Arafat Deal Would Sidestep Key Reforms
Arafat Deal Would Sidestep Key Reforms
Mar. 10, 2003
JERUSALEM (AP) _ Yasser Arafat will retain control of security forces and peace negotiations even after his deputy Mahmoud Abbas is appointed prime minister, a senior Palestinian official said Sunday.
The deal would sidestep key reform demands by Israel and the United States that Arafat hand over authority to a powerful prime minister and retain only a ceremonial role. The two countries have banned their officials from meeting with Arafat, charging that he has not taken steps to stop Palestinian violence.
Arafat made the agreement at a meeting Friday with Abbas, also known as Abu Mazen. Arafat said the Palestine Central Council, a PLO policymaking body, on Sunday approved the appointment of Abbas, whom he called ``my brother.''
Council head Riad Zanoun said Arafat has the power to appoint and dismiss the premier, whose ``duty will be to help President Arafat.''
Zanoun added that Abbas would ``be in charge of the negotiating file.''
Israeli officials were not immediately available for comment.
The Palestinian legislature was to meet Monday to choose Abbas as premier. Approval of the deal is considered automatic, since their Fatah movement dominates the parliament.
Arafat agreed to name a prime minister last month, giving in to pressure from the United States, Israel, Europe and his own people for wide-ranging reforms of his corruption-ridden regime. Arafat supporters counter that he is their elected president.
Additional pressure for a leadership change came from European donors and Arafat's own people, who criticized his regime for corruption and inefficiency. Handing control of finances and day-to-day functions in the Palestinian Authority over to Abbas, as the agreement stipulates, might satisfy those demands.
Abbas had said he would not assume the post if it is only ceremonial, without executive duties. Arafat, who has been the sole leader of the Palestinian movement for nearly four decades, has been reluctant to give up any of his control.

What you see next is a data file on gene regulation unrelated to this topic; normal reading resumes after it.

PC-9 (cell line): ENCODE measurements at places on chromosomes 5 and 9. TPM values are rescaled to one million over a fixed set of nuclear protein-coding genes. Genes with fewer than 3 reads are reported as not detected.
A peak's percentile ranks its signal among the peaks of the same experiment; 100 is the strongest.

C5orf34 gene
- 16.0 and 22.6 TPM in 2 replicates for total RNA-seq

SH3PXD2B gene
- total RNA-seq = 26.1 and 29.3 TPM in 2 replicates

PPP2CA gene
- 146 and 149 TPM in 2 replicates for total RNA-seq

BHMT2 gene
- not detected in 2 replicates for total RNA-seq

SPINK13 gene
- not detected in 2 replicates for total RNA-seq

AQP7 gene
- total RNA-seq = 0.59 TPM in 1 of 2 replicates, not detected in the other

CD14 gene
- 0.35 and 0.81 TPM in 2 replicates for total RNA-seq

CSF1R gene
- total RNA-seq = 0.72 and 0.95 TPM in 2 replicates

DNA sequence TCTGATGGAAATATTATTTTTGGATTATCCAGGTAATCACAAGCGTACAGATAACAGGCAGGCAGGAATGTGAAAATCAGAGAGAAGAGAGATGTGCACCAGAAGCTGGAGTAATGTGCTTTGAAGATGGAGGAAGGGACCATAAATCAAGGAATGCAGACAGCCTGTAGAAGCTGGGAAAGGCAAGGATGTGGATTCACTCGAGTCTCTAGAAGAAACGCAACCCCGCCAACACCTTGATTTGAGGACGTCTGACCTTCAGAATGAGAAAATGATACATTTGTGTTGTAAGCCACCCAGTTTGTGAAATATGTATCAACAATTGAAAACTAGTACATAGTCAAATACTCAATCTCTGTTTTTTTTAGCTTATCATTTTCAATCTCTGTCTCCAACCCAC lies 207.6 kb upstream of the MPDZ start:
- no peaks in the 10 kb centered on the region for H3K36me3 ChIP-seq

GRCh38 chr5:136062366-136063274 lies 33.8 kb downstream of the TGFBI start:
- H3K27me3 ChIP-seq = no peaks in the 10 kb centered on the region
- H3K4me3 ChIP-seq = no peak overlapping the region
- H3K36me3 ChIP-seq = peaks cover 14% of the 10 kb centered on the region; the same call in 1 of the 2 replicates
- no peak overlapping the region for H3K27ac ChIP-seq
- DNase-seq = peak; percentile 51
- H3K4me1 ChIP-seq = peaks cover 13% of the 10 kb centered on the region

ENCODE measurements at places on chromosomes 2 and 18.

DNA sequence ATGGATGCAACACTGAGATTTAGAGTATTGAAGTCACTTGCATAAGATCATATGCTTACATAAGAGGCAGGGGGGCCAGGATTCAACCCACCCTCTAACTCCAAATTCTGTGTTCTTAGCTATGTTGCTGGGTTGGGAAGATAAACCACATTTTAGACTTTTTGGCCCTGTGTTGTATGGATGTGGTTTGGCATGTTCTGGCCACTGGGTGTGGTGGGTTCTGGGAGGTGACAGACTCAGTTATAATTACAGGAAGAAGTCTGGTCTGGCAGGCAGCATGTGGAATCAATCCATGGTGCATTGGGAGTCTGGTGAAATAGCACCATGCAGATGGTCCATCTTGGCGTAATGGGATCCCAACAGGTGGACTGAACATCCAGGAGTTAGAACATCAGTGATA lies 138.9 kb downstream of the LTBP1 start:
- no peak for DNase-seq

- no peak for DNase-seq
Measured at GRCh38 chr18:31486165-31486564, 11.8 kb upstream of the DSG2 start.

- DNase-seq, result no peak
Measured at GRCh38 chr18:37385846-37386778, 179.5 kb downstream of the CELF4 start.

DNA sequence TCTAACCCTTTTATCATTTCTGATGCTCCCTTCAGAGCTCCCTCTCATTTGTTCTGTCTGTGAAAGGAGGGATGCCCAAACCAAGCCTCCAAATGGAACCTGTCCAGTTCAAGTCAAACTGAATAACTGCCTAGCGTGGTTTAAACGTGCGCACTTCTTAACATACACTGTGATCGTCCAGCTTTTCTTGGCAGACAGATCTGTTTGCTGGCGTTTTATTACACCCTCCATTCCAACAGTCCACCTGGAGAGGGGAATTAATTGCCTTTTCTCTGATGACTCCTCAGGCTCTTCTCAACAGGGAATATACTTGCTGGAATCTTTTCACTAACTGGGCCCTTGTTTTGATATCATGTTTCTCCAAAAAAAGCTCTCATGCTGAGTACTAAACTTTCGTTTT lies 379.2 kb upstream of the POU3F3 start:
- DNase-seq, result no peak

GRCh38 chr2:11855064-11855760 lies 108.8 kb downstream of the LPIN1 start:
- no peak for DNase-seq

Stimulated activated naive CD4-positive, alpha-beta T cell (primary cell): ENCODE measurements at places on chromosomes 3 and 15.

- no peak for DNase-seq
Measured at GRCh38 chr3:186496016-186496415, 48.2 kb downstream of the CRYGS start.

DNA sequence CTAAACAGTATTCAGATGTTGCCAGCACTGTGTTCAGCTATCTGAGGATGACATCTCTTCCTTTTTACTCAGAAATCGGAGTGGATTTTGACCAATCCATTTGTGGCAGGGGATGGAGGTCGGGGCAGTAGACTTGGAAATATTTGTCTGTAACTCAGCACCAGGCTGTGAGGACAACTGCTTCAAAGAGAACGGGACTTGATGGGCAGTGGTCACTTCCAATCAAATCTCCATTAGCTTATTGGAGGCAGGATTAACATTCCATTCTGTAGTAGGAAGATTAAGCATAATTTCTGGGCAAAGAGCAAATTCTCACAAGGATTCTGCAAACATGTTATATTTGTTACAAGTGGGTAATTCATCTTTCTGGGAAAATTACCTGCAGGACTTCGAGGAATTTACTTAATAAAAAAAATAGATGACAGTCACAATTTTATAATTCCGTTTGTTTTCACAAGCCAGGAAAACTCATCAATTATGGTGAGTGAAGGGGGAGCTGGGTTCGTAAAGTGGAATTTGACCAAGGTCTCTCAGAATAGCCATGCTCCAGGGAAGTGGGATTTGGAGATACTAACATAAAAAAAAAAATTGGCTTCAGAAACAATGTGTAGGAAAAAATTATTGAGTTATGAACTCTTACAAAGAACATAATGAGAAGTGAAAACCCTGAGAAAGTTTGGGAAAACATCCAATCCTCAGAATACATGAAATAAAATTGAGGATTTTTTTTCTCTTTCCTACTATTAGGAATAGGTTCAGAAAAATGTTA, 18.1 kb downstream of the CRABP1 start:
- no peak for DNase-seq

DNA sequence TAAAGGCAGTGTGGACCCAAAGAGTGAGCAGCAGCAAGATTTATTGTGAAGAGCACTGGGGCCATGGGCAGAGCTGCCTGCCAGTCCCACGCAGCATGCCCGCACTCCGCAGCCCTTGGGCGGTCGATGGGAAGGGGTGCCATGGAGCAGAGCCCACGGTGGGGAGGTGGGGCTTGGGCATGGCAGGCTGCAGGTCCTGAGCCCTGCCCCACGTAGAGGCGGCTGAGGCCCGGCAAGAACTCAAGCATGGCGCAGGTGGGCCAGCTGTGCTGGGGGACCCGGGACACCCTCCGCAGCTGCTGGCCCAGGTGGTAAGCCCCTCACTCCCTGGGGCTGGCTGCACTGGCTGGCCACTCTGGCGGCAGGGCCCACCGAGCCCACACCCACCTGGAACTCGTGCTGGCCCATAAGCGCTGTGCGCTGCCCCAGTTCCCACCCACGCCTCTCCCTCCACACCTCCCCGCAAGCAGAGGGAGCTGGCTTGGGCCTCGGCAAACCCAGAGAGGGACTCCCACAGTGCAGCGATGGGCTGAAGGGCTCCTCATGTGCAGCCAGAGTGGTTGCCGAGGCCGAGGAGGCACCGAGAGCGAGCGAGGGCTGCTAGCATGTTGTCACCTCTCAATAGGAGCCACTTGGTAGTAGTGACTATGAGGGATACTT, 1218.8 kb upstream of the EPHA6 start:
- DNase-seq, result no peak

The Palestinian official, who spoke on condition of anonymity, said Abbas would have the authority to name a new Cabinet, and a number of ministerial changes are expected. In June, the parliament forced Arafat to reshuffle his Cabinet.
Also, Abbas would oversee the work of the ministers and would be empowered to convene the Cabinet by itself, instead of the weekly meeting of the ``Palestinian leadership,'' which includes the Cabinet, PLO executive committee and heads of security services.
However, the Palestinian leadership, controlled by Arafat, would have authority over negotiations with Israel, the United States and other international parties. Abbas could take part in negotiations, but he would have to report to Arafat.
Many Israelis have met Abbas and favor his appointment, noting that he has publicly criticized the violent Palestinian uprising, which began in September 2000 and is still going on.
Former Foreign Minister Shimon Peres of the moderate Labor Party said that the appointment is less significant than the power retained by armed forces outside the realm of the Palestinian Authority, like the militant group Hamas. However, he supported Abbas in principle.
``I believe he will make a very serious effort to extract the Palestinian side from the current situation,'' he told Israel TV.
Tension continued Sunday, a day after Israeli forces killed a top Hamas leader in Gaza in a helicopter missile strike.
Israeli Defense Minister Shaul Mofaz told Army Radio on Sunday that Israel would press ahead with its campaign against Hamas after the killing of Ibrahim Makadmeh, a Hamas founder and military commander.
Near the West Bank town of Tulkarem, a shepherd was killed when a package he picked up exploded. Palestinian security officials said militants apparently hid the bomb in the field.
Meanwhile, American and Israeli flags on Sunday draped the coffin of an American teenager killed with 15 Israelis when a suicide bomber blew up a bus last week in the coastal town of Haifa. Abigail Litle, 14, was the daughter of a Baptist minister who moved from Harrisonville, Mo., to Israel in 1989.
Two other Americans killed in a separate Palestinian attack, a married couple originally from Maryland, also were buried Sunday in Jerusalem. Rabbi Elnatan and Dina Horowitz were shot Friday by Palestinian militants at their home in the West Bank settlement of Kiryat Arba.
Statistics released by the Israeli government Sunday show that more than two years of violence in the West Bank and Gaza apparently are bringing construction to a near halt as Israelis hesitate to move to the settlements, despite government subsidies.
Only 206 new apartments were sold in the area in 2002, compared with 733 the year before, the statistics said.
About 200,000 Jews live in the settlements. Palestinians demand their removal, with a halt to all construction as a first step.